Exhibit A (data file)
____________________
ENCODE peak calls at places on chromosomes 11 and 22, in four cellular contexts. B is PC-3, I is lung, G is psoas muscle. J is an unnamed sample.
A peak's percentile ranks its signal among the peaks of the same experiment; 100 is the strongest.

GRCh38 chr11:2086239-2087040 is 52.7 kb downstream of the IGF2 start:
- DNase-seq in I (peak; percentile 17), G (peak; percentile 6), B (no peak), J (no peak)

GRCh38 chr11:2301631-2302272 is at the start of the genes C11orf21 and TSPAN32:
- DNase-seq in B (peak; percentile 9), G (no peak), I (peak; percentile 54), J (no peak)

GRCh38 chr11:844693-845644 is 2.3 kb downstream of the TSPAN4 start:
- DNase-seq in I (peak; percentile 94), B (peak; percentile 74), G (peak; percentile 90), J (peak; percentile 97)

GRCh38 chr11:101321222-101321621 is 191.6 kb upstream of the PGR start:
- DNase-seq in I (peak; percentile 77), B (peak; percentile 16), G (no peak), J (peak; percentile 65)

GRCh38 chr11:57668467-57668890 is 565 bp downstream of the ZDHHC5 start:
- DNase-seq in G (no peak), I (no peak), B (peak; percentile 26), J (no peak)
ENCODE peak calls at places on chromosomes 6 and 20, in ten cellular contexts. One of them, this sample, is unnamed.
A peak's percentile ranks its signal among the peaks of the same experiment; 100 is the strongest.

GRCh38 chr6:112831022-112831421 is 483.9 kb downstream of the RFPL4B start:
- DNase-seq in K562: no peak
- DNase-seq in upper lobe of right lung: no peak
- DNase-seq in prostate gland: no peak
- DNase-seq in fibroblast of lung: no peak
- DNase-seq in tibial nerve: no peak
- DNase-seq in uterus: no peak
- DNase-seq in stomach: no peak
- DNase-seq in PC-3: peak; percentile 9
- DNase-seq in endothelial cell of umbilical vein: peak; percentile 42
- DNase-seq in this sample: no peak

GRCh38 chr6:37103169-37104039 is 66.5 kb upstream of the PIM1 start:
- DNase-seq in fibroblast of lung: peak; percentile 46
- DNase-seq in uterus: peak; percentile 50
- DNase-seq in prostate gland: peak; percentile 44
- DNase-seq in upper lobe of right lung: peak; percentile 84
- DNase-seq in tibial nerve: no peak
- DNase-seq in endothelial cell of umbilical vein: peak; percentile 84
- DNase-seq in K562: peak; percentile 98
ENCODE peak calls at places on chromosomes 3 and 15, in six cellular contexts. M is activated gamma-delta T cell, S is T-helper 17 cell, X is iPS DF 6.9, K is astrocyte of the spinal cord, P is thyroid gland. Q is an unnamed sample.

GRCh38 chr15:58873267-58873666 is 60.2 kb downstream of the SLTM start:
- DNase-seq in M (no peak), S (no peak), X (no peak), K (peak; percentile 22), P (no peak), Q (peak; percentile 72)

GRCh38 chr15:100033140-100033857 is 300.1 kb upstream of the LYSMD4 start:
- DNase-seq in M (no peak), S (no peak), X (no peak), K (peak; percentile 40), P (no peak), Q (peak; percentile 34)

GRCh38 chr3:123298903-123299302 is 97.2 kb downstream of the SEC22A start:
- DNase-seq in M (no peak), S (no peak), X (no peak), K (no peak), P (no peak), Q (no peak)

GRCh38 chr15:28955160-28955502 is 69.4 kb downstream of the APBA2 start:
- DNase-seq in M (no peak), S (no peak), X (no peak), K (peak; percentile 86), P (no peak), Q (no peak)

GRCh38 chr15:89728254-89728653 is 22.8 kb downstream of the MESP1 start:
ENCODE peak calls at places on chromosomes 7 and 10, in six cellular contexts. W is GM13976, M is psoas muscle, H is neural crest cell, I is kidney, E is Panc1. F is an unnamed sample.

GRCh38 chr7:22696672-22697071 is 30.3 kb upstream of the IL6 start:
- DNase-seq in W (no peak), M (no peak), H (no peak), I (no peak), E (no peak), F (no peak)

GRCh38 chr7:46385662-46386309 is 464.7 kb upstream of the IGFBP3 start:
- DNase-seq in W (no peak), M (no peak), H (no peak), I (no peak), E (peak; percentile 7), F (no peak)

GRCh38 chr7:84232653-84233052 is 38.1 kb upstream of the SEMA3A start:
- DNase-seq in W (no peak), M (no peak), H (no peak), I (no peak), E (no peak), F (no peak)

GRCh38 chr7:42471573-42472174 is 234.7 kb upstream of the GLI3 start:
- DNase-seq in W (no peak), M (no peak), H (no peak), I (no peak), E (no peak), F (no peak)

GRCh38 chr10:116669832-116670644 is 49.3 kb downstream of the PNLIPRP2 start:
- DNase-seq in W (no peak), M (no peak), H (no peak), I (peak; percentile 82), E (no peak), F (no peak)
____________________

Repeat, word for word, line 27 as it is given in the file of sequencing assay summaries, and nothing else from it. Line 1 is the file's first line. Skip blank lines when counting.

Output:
- DNase-seq in fibroblast of lung: peak; percentile 46